Just in case you didn’t know:
The Constitutional Court ruled this morning that expatriate South Africans have the right to vote!
Only those already registered will be eligible to vote, and must notify the chief electoral officer of their intention to vote by March 27. The London Voting Station will be South Africa House/ SA High Commission.
To check if you are eligible to vote, visit:
Hat tip: SA Business Club newsletter
* Update – from the SA LegalBrief Today newsletter *
Constitutional: Registered expats cleared to vote
The Constitutional Court yesterday ruled unanimously that South Africans living abroad had the right to vote if they were registered. The court ruled that section 33 of the 1998 Electoral Act unfairly restricted the right to cast special votes while abroad to a very narrow class of citizens. It declared this section to be unconstitutional. As a result, all citizens who are registered voters, and who will be out of the country on 22 April, will be allowed to vote in the national (not provincial) elections ‘provided they give notice of their intention to do so, in terms of the Election Regulations, on or before 27 March to the Chief Electoral Officer and identify the embassy, high commission or consulate where they intend to apply for the special vote’. Handing down the first of two separate judgments, Justice Kate O’Regan said the right to vote had a symbolic and democratic value and those who were registered should not be limited by unconstitutional and invalid limitations in the Electoral Act. However, notes a report in The Times, a second judgment by Justice Sandile Ngcobo found that unregistered voters overseas could not vote. The limitations had been in effect since 2003 and the applicants had not explained why they had left the challenge so late. This follows an application by the Freedom Front Plus on behalf of a Pretoria school teacher working in the UK, as well as representation by the IFP, the DA, the A-Party, a lobby group, and an independent group of South Africans living overseas.
Political parties across the board have welcomed the ruling, according to an SABC News report. The Freedom Front Plus says it is a victory for democracy. Party leader Pieter Mulder said it was difficult to say whether the ruling would have an impact on the outcome of the elections, but that was not the point. DA chairperson James Selfe predicted that the ruling would improve the party’s performance in the elections: ‘We will benefit differentially from this decision,’ he said. The DA would in coming days decide whether to launch a separate legal bid to secure voters abroad the right to cast ballots for provincial governments as well. ‘It is a matter that we need to think through thoroughly.’ Figures had shown that most registered voters lived in the UK and the DA might extend its campaign to reach the large expatriate community there. According to a Mail & Guardian Online report, Selfe also said the DA was planning to bring forward new legislative proposals to clean up the whole business of the rights of South Africans abroad to vote. ANC spokesperson Jessie Duarte is quoted as saying the ruling was in line with the ANC’s view that every effort should be made to ensure all South Africans, including those temporarily living abroad, be given an opportunity to cast their votes in elections.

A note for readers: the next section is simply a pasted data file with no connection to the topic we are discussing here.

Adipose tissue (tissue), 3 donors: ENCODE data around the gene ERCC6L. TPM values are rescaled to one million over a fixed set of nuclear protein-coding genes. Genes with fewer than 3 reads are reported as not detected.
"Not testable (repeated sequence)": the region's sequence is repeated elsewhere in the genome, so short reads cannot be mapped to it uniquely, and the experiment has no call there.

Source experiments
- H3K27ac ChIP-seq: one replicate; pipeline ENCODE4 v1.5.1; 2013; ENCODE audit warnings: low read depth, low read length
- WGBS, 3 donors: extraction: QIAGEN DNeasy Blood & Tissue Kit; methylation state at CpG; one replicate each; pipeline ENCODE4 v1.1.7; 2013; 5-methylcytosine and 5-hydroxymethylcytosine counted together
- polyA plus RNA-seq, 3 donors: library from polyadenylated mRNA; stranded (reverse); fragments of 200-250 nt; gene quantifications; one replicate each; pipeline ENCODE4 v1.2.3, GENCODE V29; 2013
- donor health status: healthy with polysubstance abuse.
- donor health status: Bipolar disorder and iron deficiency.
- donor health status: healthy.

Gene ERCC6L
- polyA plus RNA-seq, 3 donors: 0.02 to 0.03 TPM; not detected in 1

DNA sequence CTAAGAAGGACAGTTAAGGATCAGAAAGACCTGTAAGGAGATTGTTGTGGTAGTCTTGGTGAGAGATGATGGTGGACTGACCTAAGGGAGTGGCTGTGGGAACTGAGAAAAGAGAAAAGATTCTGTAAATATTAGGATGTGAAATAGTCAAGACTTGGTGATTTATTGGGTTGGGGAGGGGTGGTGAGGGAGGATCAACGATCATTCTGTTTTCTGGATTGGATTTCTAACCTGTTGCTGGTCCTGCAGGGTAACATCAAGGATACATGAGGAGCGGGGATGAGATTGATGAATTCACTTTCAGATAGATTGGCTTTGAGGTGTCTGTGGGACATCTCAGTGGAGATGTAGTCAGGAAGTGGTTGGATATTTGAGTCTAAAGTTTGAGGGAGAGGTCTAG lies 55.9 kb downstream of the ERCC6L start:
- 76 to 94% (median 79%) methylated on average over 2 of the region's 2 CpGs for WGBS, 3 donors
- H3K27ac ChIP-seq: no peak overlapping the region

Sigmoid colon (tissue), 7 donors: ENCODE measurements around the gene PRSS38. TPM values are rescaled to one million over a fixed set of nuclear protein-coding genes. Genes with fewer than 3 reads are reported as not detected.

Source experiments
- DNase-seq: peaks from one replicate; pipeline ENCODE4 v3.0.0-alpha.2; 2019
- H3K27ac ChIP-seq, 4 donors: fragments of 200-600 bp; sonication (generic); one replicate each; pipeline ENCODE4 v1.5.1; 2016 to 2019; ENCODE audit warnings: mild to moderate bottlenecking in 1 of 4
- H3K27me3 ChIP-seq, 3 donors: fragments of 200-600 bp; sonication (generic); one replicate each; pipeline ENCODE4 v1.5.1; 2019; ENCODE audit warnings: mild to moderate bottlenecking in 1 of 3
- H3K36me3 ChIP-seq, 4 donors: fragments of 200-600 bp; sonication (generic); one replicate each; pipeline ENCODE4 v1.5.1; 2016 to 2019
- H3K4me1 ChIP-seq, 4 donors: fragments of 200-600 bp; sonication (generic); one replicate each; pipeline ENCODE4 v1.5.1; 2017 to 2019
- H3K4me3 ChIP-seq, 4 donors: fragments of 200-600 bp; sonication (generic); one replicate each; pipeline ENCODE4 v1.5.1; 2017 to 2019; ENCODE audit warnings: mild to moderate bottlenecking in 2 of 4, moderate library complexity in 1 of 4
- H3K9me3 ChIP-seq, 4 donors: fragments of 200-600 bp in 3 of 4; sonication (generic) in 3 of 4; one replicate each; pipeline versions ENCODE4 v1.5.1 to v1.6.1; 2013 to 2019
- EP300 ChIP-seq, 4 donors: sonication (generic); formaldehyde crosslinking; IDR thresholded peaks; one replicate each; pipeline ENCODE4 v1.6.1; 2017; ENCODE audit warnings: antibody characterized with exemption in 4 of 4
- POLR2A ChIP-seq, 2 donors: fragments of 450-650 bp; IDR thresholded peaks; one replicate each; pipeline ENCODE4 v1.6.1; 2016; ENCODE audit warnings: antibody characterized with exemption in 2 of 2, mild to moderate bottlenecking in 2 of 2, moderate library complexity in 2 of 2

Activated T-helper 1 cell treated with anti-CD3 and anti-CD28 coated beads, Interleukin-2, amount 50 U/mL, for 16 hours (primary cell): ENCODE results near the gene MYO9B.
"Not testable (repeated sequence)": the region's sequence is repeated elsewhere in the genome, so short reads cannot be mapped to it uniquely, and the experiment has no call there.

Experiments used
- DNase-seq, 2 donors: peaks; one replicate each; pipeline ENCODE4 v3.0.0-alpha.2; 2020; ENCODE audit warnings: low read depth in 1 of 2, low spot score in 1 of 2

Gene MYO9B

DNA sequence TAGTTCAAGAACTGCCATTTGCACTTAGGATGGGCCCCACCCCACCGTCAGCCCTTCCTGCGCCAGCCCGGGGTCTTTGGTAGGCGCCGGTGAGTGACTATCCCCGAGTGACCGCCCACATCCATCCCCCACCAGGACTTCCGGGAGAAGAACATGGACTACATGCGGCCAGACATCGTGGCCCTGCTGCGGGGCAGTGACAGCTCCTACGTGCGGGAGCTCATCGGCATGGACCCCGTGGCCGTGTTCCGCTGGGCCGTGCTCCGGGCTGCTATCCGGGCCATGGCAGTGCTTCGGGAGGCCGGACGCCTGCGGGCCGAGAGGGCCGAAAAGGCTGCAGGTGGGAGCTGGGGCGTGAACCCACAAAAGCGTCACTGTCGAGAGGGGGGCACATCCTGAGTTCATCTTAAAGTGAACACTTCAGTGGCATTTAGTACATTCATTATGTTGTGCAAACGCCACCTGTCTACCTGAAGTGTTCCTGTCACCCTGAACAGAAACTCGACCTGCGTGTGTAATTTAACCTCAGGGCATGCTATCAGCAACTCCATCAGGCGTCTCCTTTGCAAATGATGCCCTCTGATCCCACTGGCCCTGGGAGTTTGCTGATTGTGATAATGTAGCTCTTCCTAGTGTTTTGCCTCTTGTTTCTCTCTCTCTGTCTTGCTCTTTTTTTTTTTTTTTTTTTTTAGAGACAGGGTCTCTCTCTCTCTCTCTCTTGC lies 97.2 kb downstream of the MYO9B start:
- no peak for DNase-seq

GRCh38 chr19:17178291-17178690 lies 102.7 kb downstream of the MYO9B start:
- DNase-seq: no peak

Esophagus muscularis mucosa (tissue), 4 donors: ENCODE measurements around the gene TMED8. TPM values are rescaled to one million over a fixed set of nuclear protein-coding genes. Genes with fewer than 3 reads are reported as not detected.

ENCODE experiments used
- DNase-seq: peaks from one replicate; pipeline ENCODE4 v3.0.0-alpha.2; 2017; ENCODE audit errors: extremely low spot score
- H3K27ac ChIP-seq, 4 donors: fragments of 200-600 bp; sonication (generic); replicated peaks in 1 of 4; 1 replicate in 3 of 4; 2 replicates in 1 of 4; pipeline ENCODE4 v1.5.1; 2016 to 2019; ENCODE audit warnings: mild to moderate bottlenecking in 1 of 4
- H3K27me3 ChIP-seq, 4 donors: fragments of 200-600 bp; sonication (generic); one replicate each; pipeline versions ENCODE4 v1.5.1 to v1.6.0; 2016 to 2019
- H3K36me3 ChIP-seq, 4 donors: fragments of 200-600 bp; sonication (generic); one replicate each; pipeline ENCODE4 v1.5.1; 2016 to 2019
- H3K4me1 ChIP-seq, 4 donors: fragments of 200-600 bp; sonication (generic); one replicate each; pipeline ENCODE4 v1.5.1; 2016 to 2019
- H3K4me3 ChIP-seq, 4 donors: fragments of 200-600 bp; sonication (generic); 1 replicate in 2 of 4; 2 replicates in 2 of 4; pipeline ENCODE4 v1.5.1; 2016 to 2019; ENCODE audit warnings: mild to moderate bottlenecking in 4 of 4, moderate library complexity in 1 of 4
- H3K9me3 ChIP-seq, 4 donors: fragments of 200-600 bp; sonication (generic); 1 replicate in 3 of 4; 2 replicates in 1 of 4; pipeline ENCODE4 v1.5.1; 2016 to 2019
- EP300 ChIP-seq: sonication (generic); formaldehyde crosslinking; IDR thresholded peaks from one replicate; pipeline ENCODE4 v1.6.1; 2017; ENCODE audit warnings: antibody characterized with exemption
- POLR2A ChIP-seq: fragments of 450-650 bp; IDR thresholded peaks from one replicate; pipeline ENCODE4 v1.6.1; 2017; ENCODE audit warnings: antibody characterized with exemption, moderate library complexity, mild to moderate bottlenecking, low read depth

The Independent Electoral Commission has no idea how many expatriates might vote, says a report in The Times. It notes more than 5 000 South Africans living abroad have already applied for a special vote, but the final number is anyone’s guess, the IEC’s chief electoral officer, Pansy Tlakula, has conceded.
Although the decision will not have a major impact on the elections, it is significant – both for the message it conveys to South Africans living abroad, and for what it says about the current state of our country today, writes political commentator James Myburgh on the Politicsweb site. He says the decision to disenfranchise overseas South Africans was a thoroughly mean-spirited one. The old ruling clique of the ANC clearly felt their departure to be some kind of rebuke – and so sought to punish them. In his affidavit to the Constitutional Court, IFP leader and former Minister of Home Affairs, Mangosuthu Buthelezi, wrote that a senior official had explained the ANC’s rationale as follows: ‘They left us in the lurch and do not deserve to vote.’ This petty and vindictive attitude was carried over until recently. By contrast, writes Myburgh, Judge Kate O’Regan’s reasoning in the judgment is broadminded and generous. She noted that SA is now part of a global economy which allows citizens of this country to study and work abroad: ‘The experience that they gain will enrich our society when they return…. The evidence before us, too, shows that many South African citizens abroad make remittances to family members in SA while they are abroad, or save money to buy a house. To the extent that citizens engaged in such pursuits want to take the trouble to participate in elections while abroad, it is an expression both of their continued commitment to our country and their civic-mindedness from which our democracy will benefit.’ Hopefully, writes Myburgh, extending the right to vote to citizens abroad will foster a continued sense of belonging, and help keep alive the desire to return.